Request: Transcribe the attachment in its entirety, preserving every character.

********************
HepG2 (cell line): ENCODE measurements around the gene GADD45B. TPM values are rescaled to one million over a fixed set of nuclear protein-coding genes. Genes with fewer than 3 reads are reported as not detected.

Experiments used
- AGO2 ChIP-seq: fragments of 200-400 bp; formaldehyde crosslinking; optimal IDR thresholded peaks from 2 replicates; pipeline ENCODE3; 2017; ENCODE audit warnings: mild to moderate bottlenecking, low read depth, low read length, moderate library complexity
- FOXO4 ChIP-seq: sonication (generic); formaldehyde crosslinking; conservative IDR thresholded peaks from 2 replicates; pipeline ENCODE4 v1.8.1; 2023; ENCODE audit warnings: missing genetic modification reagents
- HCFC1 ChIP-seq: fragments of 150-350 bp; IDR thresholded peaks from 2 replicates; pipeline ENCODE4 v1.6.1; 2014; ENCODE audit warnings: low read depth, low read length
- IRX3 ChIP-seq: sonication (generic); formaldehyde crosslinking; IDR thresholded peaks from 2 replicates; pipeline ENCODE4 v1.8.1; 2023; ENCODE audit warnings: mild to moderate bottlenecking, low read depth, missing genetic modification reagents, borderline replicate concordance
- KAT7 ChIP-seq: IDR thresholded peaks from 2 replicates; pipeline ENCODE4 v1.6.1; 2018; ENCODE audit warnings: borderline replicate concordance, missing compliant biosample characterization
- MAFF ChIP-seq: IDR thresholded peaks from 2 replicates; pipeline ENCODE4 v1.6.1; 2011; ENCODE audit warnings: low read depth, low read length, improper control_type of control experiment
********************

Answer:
HepG2 (cell line): ENCODE measurements around the gene GADD45B. TPM values are rescaled to one million over a fixed set of nuclear protein-coding genes. Genes with fewer than 3 reads are reported as not detected.

Experiments used
- AGO2 ChIP-seq: fragments of 200-400 bp; formaldehyde crosslinking; optimal IDR thresholded peaks from 2 replicates; pipeline ENCODE3; 2017; ENCODE audit warnings: mild to moderate bottlenecking, low read depth, low read length, moderate library complexity
- FOXO4 ChIP-seq: sonication (generic); formaldehyde crosslinking; conservative IDR thresholded peaks from 2 replicates; pipeline ENCODE4 v1.8.1; 2023; ENCODE audit warnings: missing genetic modification reagents
- HCFC1 ChIP-seq: fragments of 150-350 bp; IDR thresholded peaks from 2 replicates; pipeline ENCODE4 v1.6.1; 2014; ENCODE audit warnings: low read depth, low read length
- IRX3 ChIP-seq: sonication (generic); formaldehyde crosslinking; IDR thresholded peaks from 2 replicates; pipeline ENCODE4 v1.8.1; 2023; ENCODE audit warnings: mild to moderate bottlenecking, low read depth, missing genetic modification reagents, borderline replicate concordance
- KAT7 ChIP-seq: IDR thresholded peaks from 2 replicates; pipeline ENCODE4 v1.6.1; 2018; ENCODE audit warnings: borderline replicate concordance, missing compliant biosample characterization
- MAFF ChIP-seq: IDR thresholded peaks from 2 replicates; pipeline ENCODE4 v1.6.1; 2011; ENCODE audit warnings: low read depth, low read length, improper control_type of control experiment